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2007 Hall of Fame Inductee
Verna Lee Booker Hightower

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Verna Lee Booker Hightower (deceased)


Verna Lee Hightower was born on June 26, 1930 in the small town of Spring, Texas to Arthur Booker and Alvirita Wells Booker (Little).    Early on, she earned the nickname of “Boots” because of her love for horses and the outdoors but it was after she married her husband, Ted Hightower, that she began riding regularly and training horses. 

Verna was a vibrant personality who trained tenaciously on the barrels both morning and nights and soon gained a reputation as a fearless rider, bedecked in her tailor-made cowgirl apparel, never slowing down when approaching the barrels.

 In Houston, where she and Ted purchased their home, the Diamond L Ranch rodeo arena was where Black Cowboys  and Cowgirls came from around the United States to compete and where Verna first gained exposure for the excellent Cowgirl talent she displayed.  She was one of the Diamond L Ranch rodeo’s most competitive riders.

On the Black Rodeo Circuit, Verna competed on the national level in Okmulgee and Henrietta Oklahoma.  She was also successful among other rodeo circuits such as Simonton, Texas and Pasadena, Texas.   She won first places in barrel racing on her horse “King” on numerous occasions and she became the “poster girl” for locally produced rodeos.  Verna and Ted were proud owners of several horses that they trained themselves for competition in barrel racing, cutting and showing. 

Verna taught her six children a healthy respect for riding and ranch animals.  One daughter, Dee Dee, won or placed in a number of barrel racing competitions, prior to her sudden death.  Verna and son, Gerald, showed two horses (Glamour and King) in the “Western Pleasure” event at the 1969 Houston Livestock Show and Rodeo in the Astrodome.  Both Verna and Gerald were recipients of prize ribbons for this event.  After more training from Verna, Gerald was able to show one of the family’s quarter horses in the American Quarter Horse Cutting Contest in which he received a ribbon in the Halter Class. It is “best known” that Verna’s family was the first African American family listed as “trainers” and “owners” of livestock shown in the Houston Livestock Show and Rodeo. 

Verna has made exemplary contributions to the Western Heritage through participating in various rodeo activities.  She was also the first of her race to become a member of the Girl’s Rodeo Association (GRA). With this membership, Verna was entitled to participate in the larger rodeos in which she earned points that qualified her to compete nationally.  It is another fact of historical significance that Verna was the first African American woman to participate in the Barrel Racing competition in the Houston Livestock Show and Rodeo during the years of 1969 and 1970, which was held at the Houston Astrodome in those years.   Other memberships included the National Colored Rodeo Association (N.C.R.A.), and the Southwestern Rodeo Association, Inc.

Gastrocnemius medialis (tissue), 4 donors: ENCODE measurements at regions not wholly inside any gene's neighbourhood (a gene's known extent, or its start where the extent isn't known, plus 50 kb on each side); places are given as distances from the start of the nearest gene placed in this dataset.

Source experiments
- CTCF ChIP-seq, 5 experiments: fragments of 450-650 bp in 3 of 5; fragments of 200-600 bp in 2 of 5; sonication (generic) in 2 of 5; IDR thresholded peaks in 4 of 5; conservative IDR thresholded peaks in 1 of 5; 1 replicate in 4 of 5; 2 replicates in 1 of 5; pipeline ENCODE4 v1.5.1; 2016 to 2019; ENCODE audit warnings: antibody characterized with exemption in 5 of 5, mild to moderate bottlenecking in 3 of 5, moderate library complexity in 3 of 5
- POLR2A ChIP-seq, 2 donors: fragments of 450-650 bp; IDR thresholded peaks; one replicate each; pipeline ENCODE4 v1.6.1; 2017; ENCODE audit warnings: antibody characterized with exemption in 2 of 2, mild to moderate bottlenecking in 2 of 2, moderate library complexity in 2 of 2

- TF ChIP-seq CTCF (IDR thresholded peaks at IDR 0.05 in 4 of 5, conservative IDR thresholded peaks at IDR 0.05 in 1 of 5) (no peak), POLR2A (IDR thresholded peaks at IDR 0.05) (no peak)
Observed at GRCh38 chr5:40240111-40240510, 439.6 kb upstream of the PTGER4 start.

Verna’s death in August, 1970 came much too soon for all that knew her.  Her love for horses and athletic cowgirl abilities is still talked about today among many African American cowboys and cowgirls. Her photo still appears on some rodeo posters in Texas. Indeed, Verna Lee Hightower was a pioneer among the Western Heritage and her courageous spirit opened doors for the many rodeo athletes of color that have participated in the Houston Livestock Show and Rodeo.

Verna and her family were faithful members of St. Stephens Missionary Baptist Church in Houston, Texas. Verna was an accomplished pianist, and often played for her husband when he sang during church services and events.  Additionally, Verna was a strong advocate of civil rights, and in 1963 she and Ted successfully sued Houston Independent School District, to allow their children to attend the nearby white schools.  Until her death, Verna was employed as a Medical Assistant at the Lyons Avenue Medical Clinic in the 5th Ward area of Houston.

As when Verna was living, Ted and his wife, Lucille, have kept their home and stables a gathering place for the Diamond L. Ranch Riding and Roping Club, stabling horses and maintaining other horses for pleasure riding, family, friends, and others that do not own horses.

Verna’s surviving five children are Lewis Hightower, Alvirita Hightower Thomas and Gilbert Hightower of Houston, Gerald Hightower of San Antonio, and Christine Hightower Fortson of Seattle, Washington.

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